Swank’s Keep It Together isn’t retro but it could have been.
It isn’t of its time but it isn’t timeless either.
If it had been released in 1965 or 66, it might be revered as a classic “lost” record a decade or so later.
Yet it isn’t lost, it’s waiting to be discovered. As I re-discovered last week.
Swank is (or was) an independent band with roots in punk (Insex) and power pop (Go Four Three). Swank projected an awareness of pop art and pop history that was embodied in its classy album covers. Keep It Together was designed and illustrated by celebrated artist Bob Masse whose handbills for late 60s club, Retinal Circus, are local lore alone.
Keep It Together was released in 2015. It didn’t fit then, doesn’t fit now yet seems familiar enough to go back almost 60 years. So, there is no context for it.
It would be easy to say that Swank was just following an arc of growth but it had never released a record like this. Maybe, this is a result of Phil Addington’s curiosity. Insex, for example, had Addington leading a band of no electric lead guitar but two basses. That didn’t work out well but in the aftermath of punk you could try such an experiment. Similarly, Swank’s music skipped around homeless while Addington established his own music store, Bone Rattle, which also released Keep It Together. He’s still exercising his curiosity. A demo of acoustic-based rhythm and blues is being prepared. Swank is on hold, not derailed but effectively in disarray.
So, assuming there will be no more Swank records, what does this six year old record sound like?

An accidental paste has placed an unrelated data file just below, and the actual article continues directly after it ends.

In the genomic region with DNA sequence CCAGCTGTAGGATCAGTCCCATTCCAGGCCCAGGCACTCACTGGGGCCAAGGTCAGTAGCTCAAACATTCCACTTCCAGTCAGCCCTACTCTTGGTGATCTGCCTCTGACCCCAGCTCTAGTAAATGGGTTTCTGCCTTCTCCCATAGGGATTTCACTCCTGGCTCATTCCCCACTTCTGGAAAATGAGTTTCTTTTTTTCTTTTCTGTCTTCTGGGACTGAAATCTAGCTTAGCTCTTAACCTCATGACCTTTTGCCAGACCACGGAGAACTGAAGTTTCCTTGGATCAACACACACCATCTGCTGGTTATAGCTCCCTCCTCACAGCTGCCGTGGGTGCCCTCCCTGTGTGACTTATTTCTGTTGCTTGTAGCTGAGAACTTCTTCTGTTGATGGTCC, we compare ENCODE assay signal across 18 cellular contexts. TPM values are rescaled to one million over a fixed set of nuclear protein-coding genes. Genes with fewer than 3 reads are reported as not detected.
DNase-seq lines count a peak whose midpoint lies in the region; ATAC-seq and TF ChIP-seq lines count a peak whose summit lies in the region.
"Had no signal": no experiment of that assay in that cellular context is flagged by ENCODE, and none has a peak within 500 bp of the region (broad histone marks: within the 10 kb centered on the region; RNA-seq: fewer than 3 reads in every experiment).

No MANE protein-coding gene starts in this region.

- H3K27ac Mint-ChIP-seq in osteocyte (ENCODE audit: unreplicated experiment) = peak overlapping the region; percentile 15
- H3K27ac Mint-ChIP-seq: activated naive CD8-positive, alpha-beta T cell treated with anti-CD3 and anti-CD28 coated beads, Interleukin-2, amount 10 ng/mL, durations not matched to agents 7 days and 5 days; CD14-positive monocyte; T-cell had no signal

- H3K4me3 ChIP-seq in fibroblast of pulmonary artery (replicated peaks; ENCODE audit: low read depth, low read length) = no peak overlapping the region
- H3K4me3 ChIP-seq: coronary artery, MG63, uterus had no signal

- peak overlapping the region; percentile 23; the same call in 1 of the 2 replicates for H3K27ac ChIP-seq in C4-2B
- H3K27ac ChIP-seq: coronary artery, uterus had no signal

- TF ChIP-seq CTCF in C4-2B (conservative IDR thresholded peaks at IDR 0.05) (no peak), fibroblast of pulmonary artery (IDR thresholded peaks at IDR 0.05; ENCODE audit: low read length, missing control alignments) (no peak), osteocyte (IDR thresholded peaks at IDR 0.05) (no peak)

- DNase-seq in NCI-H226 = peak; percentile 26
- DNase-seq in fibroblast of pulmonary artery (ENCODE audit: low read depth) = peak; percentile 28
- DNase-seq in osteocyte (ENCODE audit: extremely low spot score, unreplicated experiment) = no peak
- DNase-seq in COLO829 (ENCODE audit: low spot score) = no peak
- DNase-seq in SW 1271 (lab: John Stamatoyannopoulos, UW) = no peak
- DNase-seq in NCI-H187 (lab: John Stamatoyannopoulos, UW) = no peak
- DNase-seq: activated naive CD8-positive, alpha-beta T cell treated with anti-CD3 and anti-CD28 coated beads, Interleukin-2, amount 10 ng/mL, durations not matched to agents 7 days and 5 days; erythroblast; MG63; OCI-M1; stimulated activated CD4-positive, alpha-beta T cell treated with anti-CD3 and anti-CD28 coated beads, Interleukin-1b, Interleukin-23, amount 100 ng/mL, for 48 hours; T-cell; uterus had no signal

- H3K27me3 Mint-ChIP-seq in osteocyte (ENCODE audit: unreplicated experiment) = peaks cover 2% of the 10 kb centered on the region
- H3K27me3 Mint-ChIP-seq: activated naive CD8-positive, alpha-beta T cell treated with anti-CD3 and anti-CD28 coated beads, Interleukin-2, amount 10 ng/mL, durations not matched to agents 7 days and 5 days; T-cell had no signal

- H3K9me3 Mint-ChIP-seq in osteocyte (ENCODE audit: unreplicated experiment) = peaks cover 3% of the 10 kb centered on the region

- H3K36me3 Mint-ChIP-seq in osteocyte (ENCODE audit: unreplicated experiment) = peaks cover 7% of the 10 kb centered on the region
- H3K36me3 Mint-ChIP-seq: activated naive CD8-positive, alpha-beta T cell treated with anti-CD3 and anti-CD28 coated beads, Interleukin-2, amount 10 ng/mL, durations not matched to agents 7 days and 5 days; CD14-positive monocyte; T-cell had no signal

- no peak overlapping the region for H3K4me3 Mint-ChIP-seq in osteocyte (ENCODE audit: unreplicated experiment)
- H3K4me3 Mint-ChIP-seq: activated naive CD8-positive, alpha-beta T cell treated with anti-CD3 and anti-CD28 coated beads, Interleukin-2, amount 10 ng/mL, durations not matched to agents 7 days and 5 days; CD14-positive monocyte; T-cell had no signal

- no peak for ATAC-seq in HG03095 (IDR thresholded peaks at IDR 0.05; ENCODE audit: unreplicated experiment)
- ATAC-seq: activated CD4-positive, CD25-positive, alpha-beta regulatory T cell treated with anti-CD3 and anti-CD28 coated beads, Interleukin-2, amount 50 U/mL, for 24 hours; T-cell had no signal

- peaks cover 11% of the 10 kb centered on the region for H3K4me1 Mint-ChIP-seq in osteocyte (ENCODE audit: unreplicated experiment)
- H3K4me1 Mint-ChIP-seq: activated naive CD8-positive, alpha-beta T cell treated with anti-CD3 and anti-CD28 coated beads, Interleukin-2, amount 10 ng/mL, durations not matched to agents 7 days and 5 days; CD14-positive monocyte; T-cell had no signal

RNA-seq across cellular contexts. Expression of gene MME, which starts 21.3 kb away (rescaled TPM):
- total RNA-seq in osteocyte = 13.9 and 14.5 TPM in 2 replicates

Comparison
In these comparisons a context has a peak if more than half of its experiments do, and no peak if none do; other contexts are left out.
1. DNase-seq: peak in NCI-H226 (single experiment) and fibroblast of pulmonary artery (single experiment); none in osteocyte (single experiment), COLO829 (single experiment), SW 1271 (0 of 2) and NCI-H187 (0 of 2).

The British Invasion bands of the mid-60s come to mind. Simple but urgent, often stinging, guitar riffs are the basis of most of the 11 songs. The Kinks of All Day And All Of The Night here, Yardbirds bravado there as the guitars of Dave Badanic and Gord Smithers mesh and singer Spencer McKinnon throws in some harmonica, 60s style. Pieces Of My Heart could be the Rolling Stones version of Solomon Burke’s Everybody Needs Somebody To Love.  Rockbottom Line is a rollicking, slightly countrified rhythm and blues reminiscent of  the Stones take on Bobby Womack’s It’s All Over Now.

Swank isn’t British, this isn’t the 60s.Instead, there is a personality  starting to emerge, which makes the yet-to-be finished follow up to Keep It Together a lingering curiosity. As a singer, McKinnon is soulful yet has a style that speaks of an attitude, forceful , expressive and all his own.  He gets to to stand out on the ballad Just Let Him Go and show just how much his singing gives Keep It Together its character.

It’s energy, exemplified by Not Complaining or Drop And Roll,  seems more late 70s punk than 60s post-invasion punk but also asks the question, is this garage-rock?

The trappings are there in the way the keyboards of Lazy or Kill Him With Honey suggest Farfisa organ or Don’t Try This is coloured by fuzz guitar or the title track could be Swank’s Louie Louie. There is a lot of that  mid-60s North American  response to the British Invasion yet it doesn’t sound conscious. The record was made 30 years after-the-fact, after all.

And if it was made today would raise  the same questions.